Low kickback chains are commonly found on saws for homeowners and are standard equipment on many new saws. As you can see from the picture, low kickback chains have an additional depth gauge between the cutters. The extra depth gauge is either the result of a special drive link (called a bumper drive link) or putting a bumper on the tie straps.

The depth gauge sets the depth or thickness of the chip produced by the cutting corner of the cutter. The depth gauge is an important safety feature. The thicker the chip, the more severe the potential kickback. By regulating chip size, depth gauges also regulate the severity of reactive forces.

  1. Low kickback chains really do reduce kickback, but they’re not popular with professionals for two reasons.
    If you’re felling trees, it makes a bore cut nearly impossible. The bore cut is a safety technique that minimizes the possibility of getting injured or killed by the barber chair or stump jump. Because the upper half of the bar tip won’t cut well, bore cuts go very slowly.
  2. If you sharpen the chain yourself, a safety chain can be more difficult to sharpen. This isn’t a problem if you take your chain to a dealer to sharpen.

Five Signs of a Dull Saw Chain

Five Signs of a Dull Saw Chain

Do not think because an accident hasn’t happened to you that it can’t happen.

Do you need to sharpen your chain?

If you notice these signs while working with your chainsaw, it is time to sharpen or possibly replace the saw chain.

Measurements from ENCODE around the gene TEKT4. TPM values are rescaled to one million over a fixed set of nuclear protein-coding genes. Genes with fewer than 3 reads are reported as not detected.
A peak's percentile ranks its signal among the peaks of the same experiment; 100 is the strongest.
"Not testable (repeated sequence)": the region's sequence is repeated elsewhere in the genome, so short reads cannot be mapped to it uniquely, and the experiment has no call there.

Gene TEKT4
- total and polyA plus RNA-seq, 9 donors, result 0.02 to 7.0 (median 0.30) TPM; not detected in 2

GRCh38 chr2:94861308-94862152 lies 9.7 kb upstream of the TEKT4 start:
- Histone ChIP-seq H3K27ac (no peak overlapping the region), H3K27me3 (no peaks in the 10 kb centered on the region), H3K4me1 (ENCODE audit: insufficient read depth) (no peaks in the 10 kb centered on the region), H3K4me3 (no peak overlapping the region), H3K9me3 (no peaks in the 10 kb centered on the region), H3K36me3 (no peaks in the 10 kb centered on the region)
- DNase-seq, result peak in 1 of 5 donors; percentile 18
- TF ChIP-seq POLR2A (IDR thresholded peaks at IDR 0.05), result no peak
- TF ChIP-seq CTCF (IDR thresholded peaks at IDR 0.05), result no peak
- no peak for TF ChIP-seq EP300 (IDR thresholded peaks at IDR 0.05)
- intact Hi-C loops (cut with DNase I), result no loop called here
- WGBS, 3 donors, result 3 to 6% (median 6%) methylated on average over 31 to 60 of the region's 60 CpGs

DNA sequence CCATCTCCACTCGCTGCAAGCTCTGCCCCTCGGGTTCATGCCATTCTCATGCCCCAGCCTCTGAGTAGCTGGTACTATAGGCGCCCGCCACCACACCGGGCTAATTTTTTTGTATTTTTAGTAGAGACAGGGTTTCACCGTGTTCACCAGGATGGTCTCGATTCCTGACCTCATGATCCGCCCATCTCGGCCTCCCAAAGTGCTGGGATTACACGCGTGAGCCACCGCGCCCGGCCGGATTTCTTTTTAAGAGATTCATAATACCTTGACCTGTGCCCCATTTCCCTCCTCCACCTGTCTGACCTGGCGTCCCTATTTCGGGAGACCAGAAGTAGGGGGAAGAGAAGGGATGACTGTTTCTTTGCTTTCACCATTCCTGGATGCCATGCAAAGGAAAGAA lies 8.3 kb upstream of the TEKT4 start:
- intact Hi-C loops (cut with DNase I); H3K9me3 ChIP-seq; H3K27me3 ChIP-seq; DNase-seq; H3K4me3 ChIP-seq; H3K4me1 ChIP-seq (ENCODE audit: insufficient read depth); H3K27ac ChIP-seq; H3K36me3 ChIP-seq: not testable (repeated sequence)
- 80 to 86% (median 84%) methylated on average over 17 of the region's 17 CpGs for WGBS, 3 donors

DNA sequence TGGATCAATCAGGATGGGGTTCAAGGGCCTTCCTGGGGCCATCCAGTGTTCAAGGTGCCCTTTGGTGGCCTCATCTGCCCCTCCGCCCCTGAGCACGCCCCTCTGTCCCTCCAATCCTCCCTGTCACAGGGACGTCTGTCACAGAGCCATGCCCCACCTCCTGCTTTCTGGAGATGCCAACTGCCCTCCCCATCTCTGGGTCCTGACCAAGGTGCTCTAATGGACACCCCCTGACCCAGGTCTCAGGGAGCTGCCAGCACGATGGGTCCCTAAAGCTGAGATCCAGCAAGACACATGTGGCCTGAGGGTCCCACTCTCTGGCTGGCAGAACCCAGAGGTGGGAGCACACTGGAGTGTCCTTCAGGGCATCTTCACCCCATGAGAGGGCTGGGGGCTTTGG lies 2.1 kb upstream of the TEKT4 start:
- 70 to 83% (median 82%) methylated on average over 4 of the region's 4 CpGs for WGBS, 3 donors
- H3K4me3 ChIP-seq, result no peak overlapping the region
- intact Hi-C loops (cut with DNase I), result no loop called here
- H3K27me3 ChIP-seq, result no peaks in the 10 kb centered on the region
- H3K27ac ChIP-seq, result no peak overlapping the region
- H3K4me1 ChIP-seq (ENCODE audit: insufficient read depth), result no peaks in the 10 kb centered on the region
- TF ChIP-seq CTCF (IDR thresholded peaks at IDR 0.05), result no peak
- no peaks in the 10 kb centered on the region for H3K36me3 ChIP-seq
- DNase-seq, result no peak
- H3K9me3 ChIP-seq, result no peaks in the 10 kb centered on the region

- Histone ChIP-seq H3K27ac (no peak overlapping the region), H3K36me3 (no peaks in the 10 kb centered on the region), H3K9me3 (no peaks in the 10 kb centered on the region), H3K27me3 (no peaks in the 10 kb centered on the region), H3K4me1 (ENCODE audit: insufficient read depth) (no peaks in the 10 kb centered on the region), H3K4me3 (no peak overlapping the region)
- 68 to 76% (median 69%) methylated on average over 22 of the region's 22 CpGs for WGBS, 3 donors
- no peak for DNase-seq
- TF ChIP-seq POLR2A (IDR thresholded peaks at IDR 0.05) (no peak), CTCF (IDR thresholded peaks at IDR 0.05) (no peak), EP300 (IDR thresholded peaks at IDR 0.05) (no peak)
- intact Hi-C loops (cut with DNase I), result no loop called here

• The saw chain does not pull itself into the wood. It has to be forced to cut by applying pressure to the engine unit.
  • While doing a split cut or a cross cut (making a vertical cut) the saw chain creates fine sawdust instead of coarse strands.
  • Smoke crops up even though the chain lubrication is in working order and the chain tension is correct.
  • The chainsaw runs in one direction causing a crooked cut. This is an indication of dull cutting teeth on one side of the chain or uneven cutting teeth lengths.
  • The chainsaw “rattles” and “bounces” during the cut. It is difficult to achieve precise positioning.

The above information is from the Stihl blog, yet another great resource. There are many good videos online that will help you sharpen your chain and help you use the service marks on the chain.

We have two other important pieces of information for you.

  1. As you see, there is just one saw safety class listed below. That is because it is the only training on the books right now. Baring a miracle – THAT IS YOUR LAST CHANCE in central Georgia. Sign up!
  2. The saw safety newsletter is going to take a break in December. We will be back in January and start right in on the four essential safety features of every saw. Until then, do not depend on others for safety – help yourself!

Saw Safety Holiday Demonstration

Saw Safety Holiday Demonstration

Safety never takes a holiday, but you do, enjoy.

Ah, the joys of Thanksgiving: friends and family, favorite foods, football, and a couple of days off work. But saw safety never takes a holiday. Chances are, someone will hand you that miniature power saw – the electric knife – and ask you to carve the turkey. This video will help you carve that bird with style.

Here’s wishing you a safe and Happy Thanksgiving!

Alton Brown demonstrating electric knife features and how to carve a turkey.